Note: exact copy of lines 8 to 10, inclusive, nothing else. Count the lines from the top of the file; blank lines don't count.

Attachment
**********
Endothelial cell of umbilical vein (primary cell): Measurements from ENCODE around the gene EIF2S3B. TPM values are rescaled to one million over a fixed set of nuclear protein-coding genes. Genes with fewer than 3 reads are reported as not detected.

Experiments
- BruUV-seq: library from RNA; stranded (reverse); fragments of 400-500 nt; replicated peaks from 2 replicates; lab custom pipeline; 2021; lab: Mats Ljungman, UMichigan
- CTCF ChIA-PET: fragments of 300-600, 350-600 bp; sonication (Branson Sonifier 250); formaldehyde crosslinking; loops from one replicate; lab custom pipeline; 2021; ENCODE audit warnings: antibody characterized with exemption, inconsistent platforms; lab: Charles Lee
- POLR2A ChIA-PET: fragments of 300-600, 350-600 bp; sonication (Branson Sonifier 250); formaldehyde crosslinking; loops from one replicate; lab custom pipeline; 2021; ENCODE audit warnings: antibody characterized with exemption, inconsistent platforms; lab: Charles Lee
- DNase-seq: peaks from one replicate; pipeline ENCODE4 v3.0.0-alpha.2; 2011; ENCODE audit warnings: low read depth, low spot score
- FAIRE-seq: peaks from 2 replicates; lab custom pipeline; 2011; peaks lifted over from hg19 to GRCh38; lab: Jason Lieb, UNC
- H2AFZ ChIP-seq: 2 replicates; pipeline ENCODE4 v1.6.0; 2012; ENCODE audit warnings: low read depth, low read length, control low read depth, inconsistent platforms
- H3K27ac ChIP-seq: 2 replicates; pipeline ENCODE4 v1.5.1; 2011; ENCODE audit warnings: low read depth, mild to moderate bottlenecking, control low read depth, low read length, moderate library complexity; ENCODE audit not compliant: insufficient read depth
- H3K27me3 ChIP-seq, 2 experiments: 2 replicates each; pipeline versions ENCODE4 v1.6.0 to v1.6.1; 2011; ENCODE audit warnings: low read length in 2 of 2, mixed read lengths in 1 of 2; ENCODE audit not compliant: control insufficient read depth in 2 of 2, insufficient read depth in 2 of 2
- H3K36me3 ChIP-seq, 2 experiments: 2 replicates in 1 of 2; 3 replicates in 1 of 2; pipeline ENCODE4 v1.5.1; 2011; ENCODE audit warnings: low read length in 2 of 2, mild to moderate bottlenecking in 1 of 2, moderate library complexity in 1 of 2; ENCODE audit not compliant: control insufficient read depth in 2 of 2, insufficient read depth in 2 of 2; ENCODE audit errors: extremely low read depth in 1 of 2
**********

- H2AFZ ChIP-seq: 2 replicates; pipeline ENCODE4 v1.6.0; 2012; ENCODE audit warnings: low read depth, low read length, control low read depth, inconsistent platforms
- H3K27ac ChIP-seq: 2 replicates; pipeline ENCODE4 v1.5.1; 2011; ENCODE audit warnings: low read depth, mild to moderate bottlenecking, control low read depth, low read length, moderate library complexity; ENCODE audit not compliant: insufficient read depth
- H3K27me3 ChIP-seq, 2 experiments: 2 replicates each; pipeline versions ENCODE4 v1.6.0 to v1.6.1; 2011; ENCODE audit warnings: low read length in 2 of 2, mixed read lengths in 1 of 2; ENCODE audit not compliant: control insufficient read depth in 2 of 2, insufficient read depth in 2 of 2